Here we have another compelling endorsement for the unexamined life from Charlie Kaufman. i’m thinking of ending things, written by Kaufman but based on a book by Iain Reid, deals with the relationship between two nonentities, played by Jessie Buckley and Jesse Plemons. They are academics whose names, past, ideas, and sense of self all fall into question.
On the drive through a blinding snowstorm to meet the parents of Plemons’ character, Jake, they engage in the kind of thorny banter not uncommon to couples who have passed the honeymoon phase and skidded into the quiet desperation phase. They spend much of the time debating ideas by trading references and starting sentences with “have you read.” The movie’s creepy score—mostly made of hyperbolic environmental noises, such as the beating metronome of windshield wipers—could be called “Dueling Quotations.” When Buckley’s character internally repeats the title of the movie, it’s not a declaration, but a weak-willed attempt at selfhood. There’s even a moment in which she condemns unoriginality by quoting someone.
When the couple arrives at the home of Jake’s parents, the movie shifts into another gear. Everything becomes distorted, but in a way that still manages to be truthful, like looking through the outer edges of a magnifying glass. Kaufman goes out of his way to force imperfections, tinging the Midwestern household with a grotesque surrealism that grows as the movie rolls along. During a dinner between the couple and the parents, played by Toni Collette and David Thewlis (who always seems out of breath), it’s like the viewer has been given a lethal dose of familiarity and obtains the supersensory powers of contempt, allowing you to key in on every obnoxious laugh and stupid question.
“…a haunted house for the neurotic, bringing with it all the self-propelled scares and nervous laughter you’d expect from such a place.”
While the 20-minute, uninterrupted car ride that begins the movie will surely sift out the less adventurous viewers, i’m thinking of ending things does end up being much more entertaining than other movies that sulk in style and abstractions. It feels like a haunted house for the neurotic, bringing with it all the self-propelled scares and nervous laughter you’d expect from such a place. Instead of being led into a dungeon where Vincent Price hits you with a skeleton, you’re led into a barn where Charlie Kaufman hits you with nature’s cold indifference.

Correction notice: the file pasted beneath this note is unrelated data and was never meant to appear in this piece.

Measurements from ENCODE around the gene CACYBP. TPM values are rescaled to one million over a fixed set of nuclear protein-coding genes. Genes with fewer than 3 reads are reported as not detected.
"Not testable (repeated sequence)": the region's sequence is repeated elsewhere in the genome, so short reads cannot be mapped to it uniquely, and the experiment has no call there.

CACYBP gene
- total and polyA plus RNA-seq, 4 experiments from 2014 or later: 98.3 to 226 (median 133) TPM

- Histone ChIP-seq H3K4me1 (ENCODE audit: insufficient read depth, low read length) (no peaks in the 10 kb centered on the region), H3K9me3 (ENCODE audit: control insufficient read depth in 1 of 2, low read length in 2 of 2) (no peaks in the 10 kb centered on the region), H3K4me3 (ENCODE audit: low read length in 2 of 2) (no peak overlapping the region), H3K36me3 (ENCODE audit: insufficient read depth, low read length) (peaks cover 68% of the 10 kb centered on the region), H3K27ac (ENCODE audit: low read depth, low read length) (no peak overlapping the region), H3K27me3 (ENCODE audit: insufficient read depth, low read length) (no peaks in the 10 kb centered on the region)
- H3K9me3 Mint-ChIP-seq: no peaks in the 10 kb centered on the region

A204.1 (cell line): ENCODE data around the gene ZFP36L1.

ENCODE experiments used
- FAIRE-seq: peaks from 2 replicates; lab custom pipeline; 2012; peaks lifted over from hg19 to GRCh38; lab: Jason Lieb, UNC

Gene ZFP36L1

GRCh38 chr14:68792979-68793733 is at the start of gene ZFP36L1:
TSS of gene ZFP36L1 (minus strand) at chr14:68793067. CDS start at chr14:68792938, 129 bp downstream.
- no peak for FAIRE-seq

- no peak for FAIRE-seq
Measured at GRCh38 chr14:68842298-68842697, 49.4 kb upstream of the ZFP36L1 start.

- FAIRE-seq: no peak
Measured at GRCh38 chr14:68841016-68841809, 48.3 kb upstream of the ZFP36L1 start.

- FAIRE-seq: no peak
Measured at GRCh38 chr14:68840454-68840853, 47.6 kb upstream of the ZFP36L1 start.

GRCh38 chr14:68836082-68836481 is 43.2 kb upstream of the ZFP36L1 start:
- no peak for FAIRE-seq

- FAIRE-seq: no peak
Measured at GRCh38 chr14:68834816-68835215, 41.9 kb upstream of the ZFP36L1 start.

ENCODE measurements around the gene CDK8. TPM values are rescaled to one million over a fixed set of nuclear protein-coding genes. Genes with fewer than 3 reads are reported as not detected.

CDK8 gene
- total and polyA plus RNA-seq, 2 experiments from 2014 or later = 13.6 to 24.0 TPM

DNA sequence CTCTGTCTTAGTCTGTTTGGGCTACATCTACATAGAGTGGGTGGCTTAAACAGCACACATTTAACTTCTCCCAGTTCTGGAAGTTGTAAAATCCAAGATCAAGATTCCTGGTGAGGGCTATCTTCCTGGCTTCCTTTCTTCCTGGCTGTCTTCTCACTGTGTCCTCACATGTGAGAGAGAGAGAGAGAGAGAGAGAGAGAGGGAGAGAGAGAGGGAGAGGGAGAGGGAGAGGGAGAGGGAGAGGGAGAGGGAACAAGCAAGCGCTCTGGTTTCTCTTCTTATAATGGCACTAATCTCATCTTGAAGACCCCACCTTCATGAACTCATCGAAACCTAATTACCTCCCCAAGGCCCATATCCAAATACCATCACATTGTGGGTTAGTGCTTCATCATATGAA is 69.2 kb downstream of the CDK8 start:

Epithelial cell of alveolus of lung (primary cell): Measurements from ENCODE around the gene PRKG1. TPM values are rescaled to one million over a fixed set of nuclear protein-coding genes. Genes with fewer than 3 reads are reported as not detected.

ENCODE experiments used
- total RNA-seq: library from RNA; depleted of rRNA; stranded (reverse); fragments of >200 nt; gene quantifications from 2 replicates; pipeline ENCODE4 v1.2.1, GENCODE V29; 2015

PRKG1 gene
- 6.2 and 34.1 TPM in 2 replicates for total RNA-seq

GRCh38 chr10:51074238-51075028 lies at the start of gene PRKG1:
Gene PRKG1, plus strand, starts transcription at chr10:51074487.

Considering Kaufman’s tendency to blind his characters with torturous self-reflection, you can forget how funny he is. Among all the nightmarish sound design and unsettling interactions, some goofy moments sneak up on you. In fact, a jab at Robert Zemeckis is the most I’ve laughed at a movie all year, not including the annual re-watch of Bananas. What I’m trying to say is that if you don’t find fun in discussing the significance of ice cream or why a dog can’t ever get dry, the movie’s endless hijinks might keep you going.
i’m thinking of ending things is a lawless movie, made up of one memorable scene after another, none of which are restrained by any storytelling edicts—anything goes, and it goes. The playful dialogue and prankster approach to introspection could very well keep even the most plot-obsessed viewer from pulling the ripcord, or maybe they’ll cast it aside as two hours of pretentious muttering. And maybe that’s an apt description, but pretentious muttering has never been as fun as in Kaufman’s house of horrors.
"…the kind of thorny banter not uncommon to couples who have passed the honeymoon phase and skidded into the quiet desperation phase."